Out of the corner of my eye, I could see the small room inside which my dad was on a padded bed, clawing at his face, chewing off his own lips and oblivious to the world except for a few reflex actions.
The doctor implied (not unkindly) that we’d best hope for another heart attack.
Tonight my father got a question right in The Weakest Link that I got wrong. (“What did Admiral Horatio Nelson say England expects every man to do?”). Dad getting the answer right (“His duty”) was a tiny moment in a day in which I’d had to explain to him once more what socks were, walk him 20 yards around his garden in as many minutes, and scold him as if he was a schoolboy for nagging my mum. But life with him now is all about these tiny moments.
We are lucky in the UK to have the National Health Service, where dad has got pretty good treatment. Sure, there’s been a slip here and there, and fault to find if you wanted to find it (family keeping an eye out definitely helps a patient). But most of the medical staff have been great, and the freedom never to worry about the cost of it all is something it’s hard to appreciate enough.
I dread to think what the uninsured cost of dad’s nursing treatment and latterly occupational, speech and other therapy would be in some countries. So dad is ‘lucky’ again – and don’t take my word for it, he told a visitor just this morning, curled in his chair, reaching for the words, that many are worse off then him. I could have cried. Perhaps I should have.
Do I wish I’d made millions, to make dad’s pain easier for everyone? Yes… and no. No if it had meant that in pursuing those riches I’d been unable to spend leisurely weekends getting to know my dad again. And not if it meant I was too mission-critical to my company to spend half of the past three months with him and my mother when every day felt like an ending.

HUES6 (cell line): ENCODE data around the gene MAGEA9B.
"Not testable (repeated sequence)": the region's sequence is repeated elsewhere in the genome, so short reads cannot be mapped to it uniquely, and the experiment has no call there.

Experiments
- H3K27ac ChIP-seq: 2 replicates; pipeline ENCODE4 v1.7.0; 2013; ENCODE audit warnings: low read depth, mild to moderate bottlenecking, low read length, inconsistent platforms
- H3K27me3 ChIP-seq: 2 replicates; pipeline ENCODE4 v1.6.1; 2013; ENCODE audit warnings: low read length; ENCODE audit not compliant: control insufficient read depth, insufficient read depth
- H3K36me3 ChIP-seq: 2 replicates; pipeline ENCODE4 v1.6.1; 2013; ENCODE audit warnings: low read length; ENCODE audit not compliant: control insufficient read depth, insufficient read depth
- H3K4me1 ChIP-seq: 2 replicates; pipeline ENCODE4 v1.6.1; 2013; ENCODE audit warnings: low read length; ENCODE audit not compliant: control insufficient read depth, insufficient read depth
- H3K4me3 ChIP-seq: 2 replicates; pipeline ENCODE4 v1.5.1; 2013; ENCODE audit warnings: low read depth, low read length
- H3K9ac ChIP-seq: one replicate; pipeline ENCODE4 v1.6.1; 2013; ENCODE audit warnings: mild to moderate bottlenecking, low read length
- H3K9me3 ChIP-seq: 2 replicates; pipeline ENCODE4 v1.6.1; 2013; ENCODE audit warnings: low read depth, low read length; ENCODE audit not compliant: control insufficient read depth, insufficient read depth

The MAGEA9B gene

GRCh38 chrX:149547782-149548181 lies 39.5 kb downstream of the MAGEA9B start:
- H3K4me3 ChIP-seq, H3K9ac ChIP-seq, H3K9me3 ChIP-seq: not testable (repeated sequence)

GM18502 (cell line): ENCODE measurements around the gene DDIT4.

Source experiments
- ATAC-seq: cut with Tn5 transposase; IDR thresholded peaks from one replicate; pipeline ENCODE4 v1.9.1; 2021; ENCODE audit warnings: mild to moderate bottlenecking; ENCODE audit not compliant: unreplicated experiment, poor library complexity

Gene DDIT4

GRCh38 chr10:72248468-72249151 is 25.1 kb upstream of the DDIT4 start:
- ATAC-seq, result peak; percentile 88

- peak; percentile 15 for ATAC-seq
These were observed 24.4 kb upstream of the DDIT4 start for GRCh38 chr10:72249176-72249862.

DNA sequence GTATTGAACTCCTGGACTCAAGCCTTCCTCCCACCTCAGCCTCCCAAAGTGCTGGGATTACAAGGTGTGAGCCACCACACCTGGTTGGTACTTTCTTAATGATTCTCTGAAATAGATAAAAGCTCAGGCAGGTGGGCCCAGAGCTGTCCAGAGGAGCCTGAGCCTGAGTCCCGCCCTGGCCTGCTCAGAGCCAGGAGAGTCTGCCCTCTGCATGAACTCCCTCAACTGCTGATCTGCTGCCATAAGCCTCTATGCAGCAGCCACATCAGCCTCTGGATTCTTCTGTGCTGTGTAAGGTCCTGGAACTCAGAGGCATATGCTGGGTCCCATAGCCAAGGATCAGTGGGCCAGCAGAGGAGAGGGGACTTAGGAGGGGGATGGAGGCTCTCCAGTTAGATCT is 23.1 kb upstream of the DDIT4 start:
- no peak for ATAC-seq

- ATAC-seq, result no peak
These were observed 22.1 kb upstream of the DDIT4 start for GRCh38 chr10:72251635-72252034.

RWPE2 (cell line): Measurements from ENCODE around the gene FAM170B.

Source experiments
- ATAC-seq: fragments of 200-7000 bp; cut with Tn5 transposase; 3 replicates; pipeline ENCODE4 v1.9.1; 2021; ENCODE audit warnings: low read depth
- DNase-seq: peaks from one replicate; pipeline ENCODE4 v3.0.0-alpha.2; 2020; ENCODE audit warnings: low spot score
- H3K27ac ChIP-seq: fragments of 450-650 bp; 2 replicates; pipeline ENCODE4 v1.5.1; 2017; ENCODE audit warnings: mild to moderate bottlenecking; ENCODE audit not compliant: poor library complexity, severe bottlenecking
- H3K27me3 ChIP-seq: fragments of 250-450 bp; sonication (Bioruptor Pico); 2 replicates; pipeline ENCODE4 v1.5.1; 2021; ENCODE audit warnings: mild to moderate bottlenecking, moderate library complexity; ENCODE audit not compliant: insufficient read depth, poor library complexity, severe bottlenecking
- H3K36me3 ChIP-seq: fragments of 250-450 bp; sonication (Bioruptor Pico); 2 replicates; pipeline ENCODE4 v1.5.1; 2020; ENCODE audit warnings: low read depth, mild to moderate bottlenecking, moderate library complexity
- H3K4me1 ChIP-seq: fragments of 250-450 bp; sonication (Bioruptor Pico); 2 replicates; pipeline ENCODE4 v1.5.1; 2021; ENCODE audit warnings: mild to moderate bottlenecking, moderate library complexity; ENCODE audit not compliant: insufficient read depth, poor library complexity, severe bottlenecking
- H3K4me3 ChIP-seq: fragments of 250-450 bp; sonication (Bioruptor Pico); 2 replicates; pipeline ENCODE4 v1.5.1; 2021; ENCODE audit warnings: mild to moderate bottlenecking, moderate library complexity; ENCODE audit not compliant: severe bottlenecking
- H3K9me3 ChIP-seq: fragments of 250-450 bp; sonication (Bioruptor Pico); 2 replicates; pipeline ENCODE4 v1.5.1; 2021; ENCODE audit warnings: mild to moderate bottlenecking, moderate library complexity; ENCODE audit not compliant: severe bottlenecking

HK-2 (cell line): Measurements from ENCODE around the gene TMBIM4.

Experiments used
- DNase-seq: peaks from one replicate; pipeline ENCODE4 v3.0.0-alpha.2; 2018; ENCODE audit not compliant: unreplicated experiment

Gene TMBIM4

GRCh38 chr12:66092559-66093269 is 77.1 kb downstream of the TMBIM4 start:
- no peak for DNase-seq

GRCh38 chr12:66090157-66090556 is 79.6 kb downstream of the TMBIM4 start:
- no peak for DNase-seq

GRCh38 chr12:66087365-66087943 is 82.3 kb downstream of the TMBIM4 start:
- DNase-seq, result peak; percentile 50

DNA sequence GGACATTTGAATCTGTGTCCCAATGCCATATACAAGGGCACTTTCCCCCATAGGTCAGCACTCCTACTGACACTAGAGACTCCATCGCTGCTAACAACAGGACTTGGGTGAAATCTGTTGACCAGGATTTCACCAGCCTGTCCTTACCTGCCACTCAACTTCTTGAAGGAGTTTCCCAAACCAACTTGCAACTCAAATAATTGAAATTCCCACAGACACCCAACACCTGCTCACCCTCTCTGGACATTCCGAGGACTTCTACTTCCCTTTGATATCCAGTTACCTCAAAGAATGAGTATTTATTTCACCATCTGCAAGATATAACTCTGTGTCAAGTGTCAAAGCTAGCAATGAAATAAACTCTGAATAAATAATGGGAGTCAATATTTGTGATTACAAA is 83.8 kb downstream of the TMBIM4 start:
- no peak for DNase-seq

I dread to think what the uninsured cost of dad’s nursing treatment and therapy would be in some countries.
I don’t want to finish this article on a rousing conclusion. I don’t think there is one. It’s one thing to argue the merits of index funds versus active management, quite another to dare to suggest how anyone should live their lives – especially when I’m clearly still finding my way for myself.
Perhaps all I’m trying to say this: As we save money and invest for the future, whether for retirement or for some rainy day when the roof falls in, it’s too easy to forget why we bother. Whether it’s fear of being trapped in a job you hate, worries about your children, dreams of doing something exciting, or any of a hundred other good reasons – life is why we need the money. We don’t live for it.
It’s often said that nobody on their deathbed wishes they’d spent more time in the office, but I bet a few wish they’d spent more money before the end. Even a penny to your name isn’t worth much where we’re going.
This site is about making, saving and investing money, and that’s not going to change. I’ve dozens of articles I’m really looking forward to writing, about everything from corporate bonds and property to entrepreneurship and philanthropy. And I’m surer than ever that spending less than you earn and investing the difference is vital to a happy life, however else you choose to live it.
But I bet every reader has – or will one day have – a story like mine and my dad’s. None of us are sitting in some garret counting our pennies. At least not without an occasional glance at the sun rising and setting, and at the people milling around below.
Hi there i am a relatively new reader of your blog and enjoy your financial views and as you rightly say there is more to life than saving and investing when someone close to you is unwell especially older parents which i also have. As much as i enjoy your financial advice it is also nice to see a personal side to people so you can get a feel for the kind of person they are,so keep up the good work and kind regards